A bill enhancing penalties for violators of Scott’s law passed the Senate and will now go to the governor.
Sen. Tony Munoz said the legislation was spurred by the deaths of Illinois State Police troopers Christopher Lambert and Brooke Jones-Story, who were both struck and killed this year by vehicles as a result of drivers’ failure to follow Scott’s Law.
“It’s a shame that we have to do this, but given citizens of our state, whether they’re downstate, in the city of Chicago or they’re on the expressway, it seems that they have no regard for law enforcement or our emergency responders,” Munoz said. “We need to make sure they’re fully aware of what the ramifications can be.”
Senate Bill 1862 would increase the minimum fine for a first violation of “Scott’s Law” from $100 to $250, with an additional $250 assessment fee, used for a fund to produce driver education materials. A second violation would be at least $750.
The bill also would make a violation resulting in damage to another vehicle a Class A misdemeanor, punishable by up to one year in jail. If the violation results in the death or injury of another person, it would be a Class 4 felony, meaning up to one to three years in prison.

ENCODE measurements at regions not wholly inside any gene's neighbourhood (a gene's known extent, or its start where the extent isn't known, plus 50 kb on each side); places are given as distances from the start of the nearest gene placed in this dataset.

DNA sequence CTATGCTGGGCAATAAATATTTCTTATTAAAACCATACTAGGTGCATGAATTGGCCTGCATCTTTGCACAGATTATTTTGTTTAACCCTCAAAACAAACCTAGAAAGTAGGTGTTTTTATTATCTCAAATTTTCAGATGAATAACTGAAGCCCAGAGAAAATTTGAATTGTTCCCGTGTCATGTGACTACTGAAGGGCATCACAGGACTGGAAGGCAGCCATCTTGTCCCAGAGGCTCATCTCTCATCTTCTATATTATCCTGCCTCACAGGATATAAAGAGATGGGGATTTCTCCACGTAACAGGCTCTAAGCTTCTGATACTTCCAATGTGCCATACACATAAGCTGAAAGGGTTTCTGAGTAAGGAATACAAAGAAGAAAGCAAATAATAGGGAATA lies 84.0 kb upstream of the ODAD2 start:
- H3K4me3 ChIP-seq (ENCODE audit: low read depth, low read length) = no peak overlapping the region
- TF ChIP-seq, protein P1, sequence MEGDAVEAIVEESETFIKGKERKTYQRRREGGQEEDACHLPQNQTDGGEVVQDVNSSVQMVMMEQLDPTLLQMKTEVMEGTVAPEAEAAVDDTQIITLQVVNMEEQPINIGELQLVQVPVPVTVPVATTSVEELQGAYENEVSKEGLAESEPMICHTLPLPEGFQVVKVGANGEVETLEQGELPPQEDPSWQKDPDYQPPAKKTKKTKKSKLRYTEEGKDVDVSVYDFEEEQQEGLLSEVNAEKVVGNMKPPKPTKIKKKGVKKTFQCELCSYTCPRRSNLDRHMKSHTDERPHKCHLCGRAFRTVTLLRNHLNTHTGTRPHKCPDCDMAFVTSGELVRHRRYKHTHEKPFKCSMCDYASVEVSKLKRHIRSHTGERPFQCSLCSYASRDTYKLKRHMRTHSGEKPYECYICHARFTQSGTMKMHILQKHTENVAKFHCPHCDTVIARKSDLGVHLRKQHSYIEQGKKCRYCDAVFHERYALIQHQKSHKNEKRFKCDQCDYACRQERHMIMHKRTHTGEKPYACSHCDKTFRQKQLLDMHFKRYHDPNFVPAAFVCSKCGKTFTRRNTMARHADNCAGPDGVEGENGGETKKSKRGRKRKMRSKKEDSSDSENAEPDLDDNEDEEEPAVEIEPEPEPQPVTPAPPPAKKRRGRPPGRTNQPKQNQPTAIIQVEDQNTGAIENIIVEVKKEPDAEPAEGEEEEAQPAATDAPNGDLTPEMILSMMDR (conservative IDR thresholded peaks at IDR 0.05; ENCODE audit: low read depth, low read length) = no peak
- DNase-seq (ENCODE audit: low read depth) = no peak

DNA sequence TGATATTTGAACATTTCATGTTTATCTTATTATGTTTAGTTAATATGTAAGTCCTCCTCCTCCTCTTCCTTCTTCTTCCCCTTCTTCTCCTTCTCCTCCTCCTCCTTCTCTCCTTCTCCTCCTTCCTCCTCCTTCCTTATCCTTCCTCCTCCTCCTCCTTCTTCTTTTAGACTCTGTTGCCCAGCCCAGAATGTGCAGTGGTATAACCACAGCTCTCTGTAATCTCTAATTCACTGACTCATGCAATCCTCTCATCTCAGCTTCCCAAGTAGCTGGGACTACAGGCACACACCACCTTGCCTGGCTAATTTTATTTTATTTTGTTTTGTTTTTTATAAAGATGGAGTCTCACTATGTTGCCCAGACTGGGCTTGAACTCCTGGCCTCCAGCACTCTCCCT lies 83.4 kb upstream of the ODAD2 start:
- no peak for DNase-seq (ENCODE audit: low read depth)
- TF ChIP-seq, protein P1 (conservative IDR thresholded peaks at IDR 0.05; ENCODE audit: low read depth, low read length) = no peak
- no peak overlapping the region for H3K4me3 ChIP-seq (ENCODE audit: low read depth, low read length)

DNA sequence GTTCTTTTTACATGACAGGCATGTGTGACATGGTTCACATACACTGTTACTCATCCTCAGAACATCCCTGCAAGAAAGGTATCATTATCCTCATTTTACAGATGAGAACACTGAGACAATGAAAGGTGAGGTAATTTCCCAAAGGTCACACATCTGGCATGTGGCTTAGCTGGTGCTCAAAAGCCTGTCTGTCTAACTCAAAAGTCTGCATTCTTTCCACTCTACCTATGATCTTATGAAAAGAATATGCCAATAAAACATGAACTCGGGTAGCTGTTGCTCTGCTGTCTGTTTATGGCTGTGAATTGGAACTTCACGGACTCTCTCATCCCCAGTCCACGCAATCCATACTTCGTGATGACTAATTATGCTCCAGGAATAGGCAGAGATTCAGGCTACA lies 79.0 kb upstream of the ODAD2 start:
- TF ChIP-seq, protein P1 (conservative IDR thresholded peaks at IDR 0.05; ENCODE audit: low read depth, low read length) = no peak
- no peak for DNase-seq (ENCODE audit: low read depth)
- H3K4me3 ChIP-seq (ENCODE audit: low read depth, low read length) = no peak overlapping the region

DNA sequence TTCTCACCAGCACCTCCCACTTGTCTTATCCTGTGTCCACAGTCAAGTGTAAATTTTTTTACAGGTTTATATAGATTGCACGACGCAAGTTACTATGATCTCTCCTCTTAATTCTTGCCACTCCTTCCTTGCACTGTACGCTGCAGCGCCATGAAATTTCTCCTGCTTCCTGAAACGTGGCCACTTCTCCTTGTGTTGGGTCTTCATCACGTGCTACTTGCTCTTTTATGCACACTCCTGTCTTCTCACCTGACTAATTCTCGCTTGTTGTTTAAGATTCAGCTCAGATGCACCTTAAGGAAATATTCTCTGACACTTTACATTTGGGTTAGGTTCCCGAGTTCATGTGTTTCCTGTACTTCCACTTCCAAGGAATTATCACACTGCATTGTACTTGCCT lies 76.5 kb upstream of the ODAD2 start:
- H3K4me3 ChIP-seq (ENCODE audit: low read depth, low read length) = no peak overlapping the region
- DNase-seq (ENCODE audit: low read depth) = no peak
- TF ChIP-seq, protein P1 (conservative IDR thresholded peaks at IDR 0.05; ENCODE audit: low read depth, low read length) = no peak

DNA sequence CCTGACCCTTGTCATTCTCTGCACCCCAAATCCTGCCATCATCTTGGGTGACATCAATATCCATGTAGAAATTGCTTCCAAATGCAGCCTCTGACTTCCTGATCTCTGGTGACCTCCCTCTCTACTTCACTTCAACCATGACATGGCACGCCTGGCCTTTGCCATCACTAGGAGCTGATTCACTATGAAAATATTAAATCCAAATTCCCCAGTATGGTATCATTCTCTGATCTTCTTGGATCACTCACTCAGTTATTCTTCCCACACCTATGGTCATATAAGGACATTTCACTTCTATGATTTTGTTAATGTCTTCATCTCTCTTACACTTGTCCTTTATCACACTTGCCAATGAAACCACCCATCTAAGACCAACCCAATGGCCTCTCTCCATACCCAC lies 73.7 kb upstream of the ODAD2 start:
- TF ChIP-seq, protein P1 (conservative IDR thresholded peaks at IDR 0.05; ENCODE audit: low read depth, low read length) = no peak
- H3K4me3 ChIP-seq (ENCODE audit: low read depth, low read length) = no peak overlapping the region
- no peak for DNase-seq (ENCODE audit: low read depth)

Senate Bill 1862, along with Senate Bill 2038, which provides that the Secretary of State include a test question about Scott’s Law on the written driver’s license test and creates a “Move Over” task force to study the issue of Scott’s Law violations, passed the Senate unanimously.
“We are confident that with the public’s cooperation, we can save lives together,” Illinois State Police acting director Brendan Kelly said at a previous press conference announcing these pieces of legislation.